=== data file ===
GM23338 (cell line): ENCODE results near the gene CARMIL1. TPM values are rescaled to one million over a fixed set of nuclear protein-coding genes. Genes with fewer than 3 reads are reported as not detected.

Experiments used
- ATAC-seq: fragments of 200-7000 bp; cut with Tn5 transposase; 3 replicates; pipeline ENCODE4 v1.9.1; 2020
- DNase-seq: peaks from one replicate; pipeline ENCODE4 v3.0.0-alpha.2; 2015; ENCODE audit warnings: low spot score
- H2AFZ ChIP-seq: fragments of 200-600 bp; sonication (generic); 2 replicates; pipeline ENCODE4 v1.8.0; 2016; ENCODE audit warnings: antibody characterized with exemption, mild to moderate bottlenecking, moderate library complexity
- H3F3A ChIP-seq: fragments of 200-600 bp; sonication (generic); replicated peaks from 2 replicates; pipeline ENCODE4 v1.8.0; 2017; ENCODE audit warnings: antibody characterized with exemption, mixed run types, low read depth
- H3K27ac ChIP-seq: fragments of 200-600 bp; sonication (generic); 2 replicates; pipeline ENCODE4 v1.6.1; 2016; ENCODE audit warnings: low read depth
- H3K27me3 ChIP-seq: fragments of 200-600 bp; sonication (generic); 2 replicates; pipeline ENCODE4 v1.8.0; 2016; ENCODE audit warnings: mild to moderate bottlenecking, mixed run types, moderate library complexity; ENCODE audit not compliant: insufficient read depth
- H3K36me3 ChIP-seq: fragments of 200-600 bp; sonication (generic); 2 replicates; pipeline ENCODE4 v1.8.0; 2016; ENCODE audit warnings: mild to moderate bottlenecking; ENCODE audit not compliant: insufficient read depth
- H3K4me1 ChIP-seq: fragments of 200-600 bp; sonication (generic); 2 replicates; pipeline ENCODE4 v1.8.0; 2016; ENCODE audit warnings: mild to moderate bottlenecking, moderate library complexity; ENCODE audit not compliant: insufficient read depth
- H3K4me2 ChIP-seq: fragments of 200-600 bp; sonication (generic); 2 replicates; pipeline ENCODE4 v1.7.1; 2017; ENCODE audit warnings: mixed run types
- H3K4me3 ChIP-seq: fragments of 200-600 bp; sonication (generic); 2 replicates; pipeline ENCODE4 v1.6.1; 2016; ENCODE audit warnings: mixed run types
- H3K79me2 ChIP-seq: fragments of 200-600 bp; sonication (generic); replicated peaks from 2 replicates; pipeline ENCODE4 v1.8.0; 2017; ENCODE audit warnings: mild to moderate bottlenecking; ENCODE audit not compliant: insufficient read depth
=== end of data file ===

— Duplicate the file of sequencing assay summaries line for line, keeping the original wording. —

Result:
GM23338 (cell line): ENCODE results near the gene CARMIL1. TPM values are rescaled to one million over a fixed set of nuclear protein-coding genes. Genes with fewer than 3 reads are reported as not detected.

Experiments used
- ATAC-seq: fragments of 200-7000 bp; cut with Tn5 transposase; 3 replicates; pipeline ENCODE4 v1.9.1; 2020
- DNase-seq: peaks from one replicate; pipeline ENCODE4 v3.0.0-alpha.2; 2015; ENCODE audit warnings: low spot score
- H2AFZ ChIP-seq: fragments of 200-600 bp; sonication (generic); 2 replicates; pipeline ENCODE4 v1.8.0; 2016; ENCODE audit warnings: antibody characterized with exemption, mild to moderate bottlenecking, moderate library complexity
- H3F3A ChIP-seq: fragments of 200-600 bp; sonication (generic); replicated peaks from 2 replicates; pipeline ENCODE4 v1.8.0; 2017; ENCODE audit warnings: antibody characterized with exemption, mixed run types, low read depth
- H3K27ac ChIP-seq: fragments of 200-600 bp; sonication (generic); 2 replicates; pipeline ENCODE4 v1.6.1; 2016; ENCODE audit warnings: low read depth
- H3K27me3 ChIP-seq: fragments of 200-600 bp; sonication (generic); 2 replicates; pipeline ENCODE4 v1.8.0; 2016; ENCODE audit warnings: mild to moderate bottlenecking, mixed run types, moderate library complexity; ENCODE audit not compliant: insufficient read depth
- H3K36me3 ChIP-seq: fragments of 200-600 bp; sonication (generic); 2 replicates; pipeline ENCODE4 v1.8.0; 2016; ENCODE audit warnings: mild to moderate bottlenecking; ENCODE audit not compliant: insufficient read depth
- H3K4me1 ChIP-seq: fragments of 200-600 bp; sonication (generic); 2 replicates; pipeline ENCODE4 v1.8.0; 2016; ENCODE audit warnings: mild to moderate bottlenecking, moderate library complexity; ENCODE audit not compliant: insufficient read depth
- H3K4me2 ChIP-seq: fragments of 200-600 bp; sonication (generic); 2 replicates; pipeline ENCODE4 v1.7.1; 2017; ENCODE audit warnings: mixed run types
- H3K4me3 ChIP-seq: fragments of 200-600 bp; sonication (generic); 2 replicates; pipeline ENCODE4 v1.6.1; 2016; ENCODE audit warnings: mixed run types
- H3K79me2 ChIP-seq: fragments of 200-600 bp; sonication (generic); replicated peaks from 2 replicates; pipeline ENCODE4 v1.8.0; 2017; ENCODE audit warnings: mild to moderate bottlenecking; ENCODE audit not compliant: insufficient read depth